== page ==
When the asset manager Neuberger Berman Group LLC was sold to Lehman Brothers Holdings in 2003, the leaders of Neuberger's trust unit figured they could reap a lot of new business from wealthy Lehman clients.

And they did just that, said Robert Laughlin, the trust unit's chairman and president. But they also made a point of staying closely connected to the rest of Neuberger, he said.

"We definitely did not think, 'We do not need Neuberger Berman anymore, we're part of a big investment bank,' " Laughlin said in a recent interview. Neuberger's money management operation was "going to be an important growth engine in the future."

Ultimately it would be the only growth engine in the trust unit's future. In December, after Lehman collapsed, Neuberger's managers bought back the money management piece.

Then, on July 23, six years to the day Lehman bought Neuberger for $2.6 billion, the newly independent Neuberger announced it was reacquiring the rest of its old family — the trust business it started in 1994.

Neuberger, which has $158 billion of assets under management for individuals and institutions, has technically agreed to acquire Lehman Brothers Trust Co. and Lehman Brothers Trust Co. of Delaware.

Laughlin, currently the president of Lehman Brothers Trust, would lead the renamed Neuberger Berman Trust Corp. when the deal closes later this year.

The acquisition would add trust, estate and investment services capabilities for high-net-worth individuals as well as small and midsize institutional clients, according to Neuberger.

When Lehman bought Neuberger, the latter's trust business "did lose some" clients, "but we kept a good core book of clients as a result of the strong relationships we have built with them over the years," Laughlin said.

Neuberger, which has roughly 25 trust and estate professionals, was seen as one of the units that made it through the Lehman meltdown in good shape.

It should not have much of an image problem from its association with Lehman, said Burton Greenwald of BJ Greenwald Associates in Philadelphia.

"Neuberger's biggest challenge is rebuilding and renewing its distribution contacts as it seeks to grow assets under management," Greenwald said.

Neuberger said the professional services firm managing Lehman's assets, Alvarez & Marsal, considered a number of options and buyers for the trust unit. Laughlin said the fact that the business is reuniting with its parent means its integration will be smooth.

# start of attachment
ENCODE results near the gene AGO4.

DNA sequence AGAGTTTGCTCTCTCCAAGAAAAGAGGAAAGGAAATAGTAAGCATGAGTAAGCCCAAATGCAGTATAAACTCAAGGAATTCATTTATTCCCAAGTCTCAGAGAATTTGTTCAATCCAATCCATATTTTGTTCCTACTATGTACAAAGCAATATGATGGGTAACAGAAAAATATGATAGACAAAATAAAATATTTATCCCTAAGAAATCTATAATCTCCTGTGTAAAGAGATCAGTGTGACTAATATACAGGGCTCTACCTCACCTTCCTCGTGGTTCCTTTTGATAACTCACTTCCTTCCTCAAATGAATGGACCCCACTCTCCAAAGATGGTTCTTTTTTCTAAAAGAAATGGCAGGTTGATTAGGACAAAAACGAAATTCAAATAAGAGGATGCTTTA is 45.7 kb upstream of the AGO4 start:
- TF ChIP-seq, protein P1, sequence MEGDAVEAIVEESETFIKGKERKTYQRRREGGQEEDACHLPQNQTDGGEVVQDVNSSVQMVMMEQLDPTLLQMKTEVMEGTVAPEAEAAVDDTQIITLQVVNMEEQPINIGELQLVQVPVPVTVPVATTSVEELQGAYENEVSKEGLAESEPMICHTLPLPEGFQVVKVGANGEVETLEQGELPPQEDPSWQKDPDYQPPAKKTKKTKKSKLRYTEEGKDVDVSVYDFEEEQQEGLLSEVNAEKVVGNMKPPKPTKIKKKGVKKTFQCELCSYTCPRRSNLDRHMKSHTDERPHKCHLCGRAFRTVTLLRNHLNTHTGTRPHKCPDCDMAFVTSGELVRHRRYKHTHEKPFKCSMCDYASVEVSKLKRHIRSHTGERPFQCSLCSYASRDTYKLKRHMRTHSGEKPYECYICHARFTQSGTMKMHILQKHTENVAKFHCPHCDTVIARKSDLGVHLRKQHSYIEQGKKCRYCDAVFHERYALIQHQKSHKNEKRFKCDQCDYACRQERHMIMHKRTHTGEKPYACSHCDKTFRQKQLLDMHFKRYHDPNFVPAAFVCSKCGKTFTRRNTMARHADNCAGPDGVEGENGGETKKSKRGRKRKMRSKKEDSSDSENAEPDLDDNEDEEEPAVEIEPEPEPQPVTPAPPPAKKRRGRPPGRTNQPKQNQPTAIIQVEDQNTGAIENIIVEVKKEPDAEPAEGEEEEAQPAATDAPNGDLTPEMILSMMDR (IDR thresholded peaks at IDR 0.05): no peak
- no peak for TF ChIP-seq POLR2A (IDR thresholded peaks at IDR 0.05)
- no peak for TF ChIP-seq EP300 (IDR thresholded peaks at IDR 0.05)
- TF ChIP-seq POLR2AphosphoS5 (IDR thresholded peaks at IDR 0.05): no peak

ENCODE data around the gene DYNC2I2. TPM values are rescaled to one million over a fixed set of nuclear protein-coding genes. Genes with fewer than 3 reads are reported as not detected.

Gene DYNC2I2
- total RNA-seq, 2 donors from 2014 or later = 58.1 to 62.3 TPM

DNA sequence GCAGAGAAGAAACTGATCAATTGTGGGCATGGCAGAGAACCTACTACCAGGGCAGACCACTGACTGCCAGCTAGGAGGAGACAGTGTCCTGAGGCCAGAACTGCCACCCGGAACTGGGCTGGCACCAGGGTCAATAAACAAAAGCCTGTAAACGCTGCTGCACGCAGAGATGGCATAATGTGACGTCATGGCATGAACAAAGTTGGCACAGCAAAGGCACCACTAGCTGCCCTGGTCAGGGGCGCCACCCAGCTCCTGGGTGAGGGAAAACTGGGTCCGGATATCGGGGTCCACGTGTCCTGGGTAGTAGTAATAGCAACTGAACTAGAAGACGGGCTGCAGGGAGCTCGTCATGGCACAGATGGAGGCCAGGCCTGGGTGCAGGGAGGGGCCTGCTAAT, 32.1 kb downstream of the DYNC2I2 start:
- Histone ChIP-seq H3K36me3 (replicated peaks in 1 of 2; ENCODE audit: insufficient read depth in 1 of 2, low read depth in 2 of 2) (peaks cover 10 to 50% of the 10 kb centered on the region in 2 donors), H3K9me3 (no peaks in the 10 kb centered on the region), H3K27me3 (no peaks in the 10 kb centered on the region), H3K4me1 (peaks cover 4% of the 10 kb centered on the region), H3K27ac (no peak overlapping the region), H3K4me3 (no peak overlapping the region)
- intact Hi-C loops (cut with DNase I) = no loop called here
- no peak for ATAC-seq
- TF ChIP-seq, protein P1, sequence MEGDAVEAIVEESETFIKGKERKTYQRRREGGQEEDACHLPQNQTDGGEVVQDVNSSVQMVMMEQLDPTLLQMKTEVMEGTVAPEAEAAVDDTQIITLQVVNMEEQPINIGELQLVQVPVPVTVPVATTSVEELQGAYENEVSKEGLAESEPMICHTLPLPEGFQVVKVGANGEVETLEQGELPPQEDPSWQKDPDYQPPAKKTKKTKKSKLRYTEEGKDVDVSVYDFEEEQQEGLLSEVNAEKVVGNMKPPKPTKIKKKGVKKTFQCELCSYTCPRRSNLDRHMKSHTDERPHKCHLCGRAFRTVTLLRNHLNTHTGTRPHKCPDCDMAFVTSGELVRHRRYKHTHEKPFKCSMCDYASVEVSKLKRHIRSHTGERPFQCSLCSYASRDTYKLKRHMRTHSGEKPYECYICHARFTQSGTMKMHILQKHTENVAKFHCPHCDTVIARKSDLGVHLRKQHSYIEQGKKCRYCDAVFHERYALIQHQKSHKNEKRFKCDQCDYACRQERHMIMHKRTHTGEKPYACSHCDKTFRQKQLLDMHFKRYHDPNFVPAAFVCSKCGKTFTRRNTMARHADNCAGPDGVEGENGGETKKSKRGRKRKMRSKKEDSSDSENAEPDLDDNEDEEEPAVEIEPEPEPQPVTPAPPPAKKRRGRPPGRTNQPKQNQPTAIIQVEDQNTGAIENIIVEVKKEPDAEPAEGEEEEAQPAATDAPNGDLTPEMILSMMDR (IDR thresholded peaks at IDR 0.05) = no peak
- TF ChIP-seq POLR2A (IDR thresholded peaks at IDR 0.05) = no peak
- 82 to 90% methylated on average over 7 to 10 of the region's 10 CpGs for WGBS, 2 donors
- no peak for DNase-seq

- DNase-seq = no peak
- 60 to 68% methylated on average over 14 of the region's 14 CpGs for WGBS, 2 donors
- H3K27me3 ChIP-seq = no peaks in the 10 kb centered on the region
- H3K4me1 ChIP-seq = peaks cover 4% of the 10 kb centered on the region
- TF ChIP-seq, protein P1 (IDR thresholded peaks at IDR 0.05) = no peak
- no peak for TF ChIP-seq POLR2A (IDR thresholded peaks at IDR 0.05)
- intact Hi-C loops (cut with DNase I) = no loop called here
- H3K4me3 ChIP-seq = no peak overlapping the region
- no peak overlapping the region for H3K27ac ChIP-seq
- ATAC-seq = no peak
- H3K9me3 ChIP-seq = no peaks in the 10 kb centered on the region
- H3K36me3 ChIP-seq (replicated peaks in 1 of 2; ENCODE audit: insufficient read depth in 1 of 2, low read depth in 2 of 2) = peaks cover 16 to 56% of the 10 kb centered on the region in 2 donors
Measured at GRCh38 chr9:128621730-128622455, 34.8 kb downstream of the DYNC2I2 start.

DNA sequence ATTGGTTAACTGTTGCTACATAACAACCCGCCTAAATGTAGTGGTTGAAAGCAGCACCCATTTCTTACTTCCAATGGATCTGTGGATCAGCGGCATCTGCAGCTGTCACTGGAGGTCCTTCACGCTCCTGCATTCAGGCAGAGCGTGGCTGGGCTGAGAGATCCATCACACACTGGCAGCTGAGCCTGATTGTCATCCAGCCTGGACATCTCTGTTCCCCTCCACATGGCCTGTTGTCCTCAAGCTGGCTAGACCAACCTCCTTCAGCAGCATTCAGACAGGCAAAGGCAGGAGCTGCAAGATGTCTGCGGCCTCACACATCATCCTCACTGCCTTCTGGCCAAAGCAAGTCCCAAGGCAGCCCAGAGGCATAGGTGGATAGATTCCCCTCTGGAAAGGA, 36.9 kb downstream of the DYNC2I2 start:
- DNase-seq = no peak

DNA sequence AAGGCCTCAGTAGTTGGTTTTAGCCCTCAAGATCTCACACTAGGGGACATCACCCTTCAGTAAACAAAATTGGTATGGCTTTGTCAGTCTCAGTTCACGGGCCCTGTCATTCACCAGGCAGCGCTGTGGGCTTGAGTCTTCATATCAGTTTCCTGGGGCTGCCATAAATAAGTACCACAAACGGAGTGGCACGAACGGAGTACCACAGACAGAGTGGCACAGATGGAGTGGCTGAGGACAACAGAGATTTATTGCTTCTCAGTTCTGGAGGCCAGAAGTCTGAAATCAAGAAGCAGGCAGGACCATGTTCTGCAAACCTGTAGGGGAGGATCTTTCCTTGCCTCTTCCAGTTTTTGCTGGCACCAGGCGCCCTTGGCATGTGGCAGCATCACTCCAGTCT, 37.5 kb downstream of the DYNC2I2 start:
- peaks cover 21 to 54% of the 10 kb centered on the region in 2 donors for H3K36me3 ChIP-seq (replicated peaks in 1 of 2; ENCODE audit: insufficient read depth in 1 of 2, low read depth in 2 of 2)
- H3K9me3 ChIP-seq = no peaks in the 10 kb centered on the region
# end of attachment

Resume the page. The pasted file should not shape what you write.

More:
An integration planning meeting with Neuberger in late July was a snap, he said. "If we'd been lifted out to a different firm, it would have been a much less comfortable meeting."

For practical purposes, the trust business was left out of the deal in which Neuberger's executives bought out the money management business. The executives had entered a last-minute offer so "putting trust in there too at that point could have complicated their bid," Laughlin said. "They wanted to get that deal done and have us join later."

Laughlin said that he and his team are rejoining Neuberger at an opportune time. As the financial crisis plays out, many investors are dissatisfied with the advice they have received and skeptical of its independence and objectivity, he said.

At the same time, lawmakers are calling for higher fiduciary standards.

"To me that's an opportunity, because we're already at that level," Laughlin said.

The trust company's professionals, meanwhile, are dealing with clients who have become far less risk-tolerant. For example, a long-term dynasty trust that was once typically 80% to 90% equities might be 50% or 60% equities in some cases, he said.

Though Neuberger manages most of the trust assets, the trust business is known for objective decision making and advice, Laughlin said.

Since 2001 the trust business has been using outside managers for portions of its clients' portfolios, he said.

The "complementary architecture" uses Neuberger asset management to handle the core of portfolios, which can then be filled in with outside separate account managers, mutual funds and exchange-traded funds, Laughlin said.

Examples of investments that the business might import for certain clients are international separate accounts and commodities ETFs, he said.

Subscribe Now

Access to authoritative analysis and perspective and our data-driven report series.

14-Day Free Trial

No credit card required. Complete access to articles, breaking news and industry data.